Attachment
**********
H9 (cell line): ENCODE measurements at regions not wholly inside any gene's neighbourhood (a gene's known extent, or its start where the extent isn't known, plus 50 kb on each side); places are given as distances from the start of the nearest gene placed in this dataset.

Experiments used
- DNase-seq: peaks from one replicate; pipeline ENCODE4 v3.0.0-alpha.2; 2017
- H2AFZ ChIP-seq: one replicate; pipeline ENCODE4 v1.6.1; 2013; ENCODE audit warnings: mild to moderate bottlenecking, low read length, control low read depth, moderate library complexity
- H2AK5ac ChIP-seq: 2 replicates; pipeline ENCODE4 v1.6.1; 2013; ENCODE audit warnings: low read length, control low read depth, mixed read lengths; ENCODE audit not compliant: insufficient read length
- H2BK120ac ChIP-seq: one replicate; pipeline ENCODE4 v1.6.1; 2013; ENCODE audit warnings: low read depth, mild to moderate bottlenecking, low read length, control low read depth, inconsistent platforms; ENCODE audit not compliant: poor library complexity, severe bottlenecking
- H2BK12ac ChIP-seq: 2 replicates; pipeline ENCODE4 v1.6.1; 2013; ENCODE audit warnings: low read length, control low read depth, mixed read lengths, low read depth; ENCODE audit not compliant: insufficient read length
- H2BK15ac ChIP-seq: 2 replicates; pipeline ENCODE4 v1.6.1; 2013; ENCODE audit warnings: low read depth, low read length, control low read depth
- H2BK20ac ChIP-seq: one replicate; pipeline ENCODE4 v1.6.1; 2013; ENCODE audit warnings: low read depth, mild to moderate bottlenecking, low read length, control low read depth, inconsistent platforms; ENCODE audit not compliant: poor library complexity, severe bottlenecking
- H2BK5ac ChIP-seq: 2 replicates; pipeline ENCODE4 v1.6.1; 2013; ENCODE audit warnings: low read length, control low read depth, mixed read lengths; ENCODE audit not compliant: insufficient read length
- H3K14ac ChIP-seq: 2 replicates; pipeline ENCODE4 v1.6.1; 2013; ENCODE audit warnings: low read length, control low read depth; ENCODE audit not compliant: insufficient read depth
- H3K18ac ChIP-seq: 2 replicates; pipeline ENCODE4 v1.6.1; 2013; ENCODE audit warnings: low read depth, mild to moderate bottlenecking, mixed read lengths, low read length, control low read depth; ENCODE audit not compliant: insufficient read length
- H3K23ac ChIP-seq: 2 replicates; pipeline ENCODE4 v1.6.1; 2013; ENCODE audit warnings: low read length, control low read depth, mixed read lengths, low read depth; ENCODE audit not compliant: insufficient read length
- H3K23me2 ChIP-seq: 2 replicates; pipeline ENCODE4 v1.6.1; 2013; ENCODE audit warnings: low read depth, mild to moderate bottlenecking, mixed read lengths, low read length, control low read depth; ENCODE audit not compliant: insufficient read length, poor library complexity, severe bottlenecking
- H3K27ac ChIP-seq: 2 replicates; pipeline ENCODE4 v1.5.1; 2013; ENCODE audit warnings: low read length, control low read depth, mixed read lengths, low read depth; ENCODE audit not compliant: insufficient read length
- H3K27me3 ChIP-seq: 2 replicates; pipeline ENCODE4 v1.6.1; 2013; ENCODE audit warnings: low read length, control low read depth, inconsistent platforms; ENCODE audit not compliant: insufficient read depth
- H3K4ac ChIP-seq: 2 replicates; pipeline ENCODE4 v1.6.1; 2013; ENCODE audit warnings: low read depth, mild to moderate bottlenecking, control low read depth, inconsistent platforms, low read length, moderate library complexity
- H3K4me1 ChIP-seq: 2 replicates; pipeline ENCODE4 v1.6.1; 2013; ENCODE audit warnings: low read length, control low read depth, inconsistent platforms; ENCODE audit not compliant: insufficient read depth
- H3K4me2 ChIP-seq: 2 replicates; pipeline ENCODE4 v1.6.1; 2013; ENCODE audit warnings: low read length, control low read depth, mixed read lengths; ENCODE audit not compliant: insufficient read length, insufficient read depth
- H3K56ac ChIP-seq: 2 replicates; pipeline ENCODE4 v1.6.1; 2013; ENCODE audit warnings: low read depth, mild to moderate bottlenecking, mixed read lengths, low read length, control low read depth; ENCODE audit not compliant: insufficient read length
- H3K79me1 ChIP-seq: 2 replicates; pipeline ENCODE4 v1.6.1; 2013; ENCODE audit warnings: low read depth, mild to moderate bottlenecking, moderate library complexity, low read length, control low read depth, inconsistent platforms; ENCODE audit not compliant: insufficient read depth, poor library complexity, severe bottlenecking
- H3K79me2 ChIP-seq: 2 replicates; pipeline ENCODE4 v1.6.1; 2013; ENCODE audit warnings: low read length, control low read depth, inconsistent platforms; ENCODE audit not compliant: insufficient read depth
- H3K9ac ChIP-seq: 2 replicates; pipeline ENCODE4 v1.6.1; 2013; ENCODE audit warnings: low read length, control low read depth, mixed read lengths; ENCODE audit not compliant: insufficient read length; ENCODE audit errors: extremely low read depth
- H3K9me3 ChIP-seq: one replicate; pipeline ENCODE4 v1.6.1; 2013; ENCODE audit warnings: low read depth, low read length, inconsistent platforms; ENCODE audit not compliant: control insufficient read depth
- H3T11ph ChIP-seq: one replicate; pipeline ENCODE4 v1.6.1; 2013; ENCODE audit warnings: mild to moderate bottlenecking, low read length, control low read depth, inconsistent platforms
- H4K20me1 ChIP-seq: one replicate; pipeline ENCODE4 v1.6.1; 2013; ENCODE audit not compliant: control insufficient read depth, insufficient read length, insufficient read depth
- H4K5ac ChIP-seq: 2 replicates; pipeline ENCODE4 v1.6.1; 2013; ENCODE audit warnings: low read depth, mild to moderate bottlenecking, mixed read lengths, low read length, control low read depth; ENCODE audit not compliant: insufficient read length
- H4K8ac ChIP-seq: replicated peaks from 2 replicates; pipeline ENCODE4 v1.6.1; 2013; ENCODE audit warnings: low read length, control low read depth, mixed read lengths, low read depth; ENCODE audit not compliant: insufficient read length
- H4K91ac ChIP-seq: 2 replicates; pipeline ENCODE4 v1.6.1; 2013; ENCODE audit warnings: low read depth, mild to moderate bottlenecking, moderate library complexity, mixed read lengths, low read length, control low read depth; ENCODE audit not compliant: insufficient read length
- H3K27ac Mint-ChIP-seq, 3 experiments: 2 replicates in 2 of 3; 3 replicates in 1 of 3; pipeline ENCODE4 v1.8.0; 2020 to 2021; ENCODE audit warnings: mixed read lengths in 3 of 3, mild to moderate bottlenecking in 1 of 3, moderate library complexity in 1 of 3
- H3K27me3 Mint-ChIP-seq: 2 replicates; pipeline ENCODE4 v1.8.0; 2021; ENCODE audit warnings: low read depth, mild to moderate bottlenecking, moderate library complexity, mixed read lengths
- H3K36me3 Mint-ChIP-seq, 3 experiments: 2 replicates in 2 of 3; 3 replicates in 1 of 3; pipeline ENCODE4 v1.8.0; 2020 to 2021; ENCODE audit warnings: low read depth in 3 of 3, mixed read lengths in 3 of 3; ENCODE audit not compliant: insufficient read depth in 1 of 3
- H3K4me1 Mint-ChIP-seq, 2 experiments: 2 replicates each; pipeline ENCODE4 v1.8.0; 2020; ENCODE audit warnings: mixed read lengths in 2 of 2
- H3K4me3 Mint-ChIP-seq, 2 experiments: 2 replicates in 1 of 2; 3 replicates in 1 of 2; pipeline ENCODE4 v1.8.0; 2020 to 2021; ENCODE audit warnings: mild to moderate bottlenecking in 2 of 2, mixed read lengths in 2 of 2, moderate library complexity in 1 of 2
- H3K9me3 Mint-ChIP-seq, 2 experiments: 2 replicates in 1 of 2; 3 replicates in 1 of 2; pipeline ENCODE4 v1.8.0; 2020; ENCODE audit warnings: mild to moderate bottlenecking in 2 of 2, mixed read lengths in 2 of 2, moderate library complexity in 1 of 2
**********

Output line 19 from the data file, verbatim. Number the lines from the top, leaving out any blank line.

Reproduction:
- H3K4me2 ChIP-seq: 2 replicates; pipeline ENCODE4 v1.6.1; 2013; ENCODE audit warnings: low read length, control low read depth, mixed read lengths; ENCODE audit not compliant: insufficient read length, insufficient read depth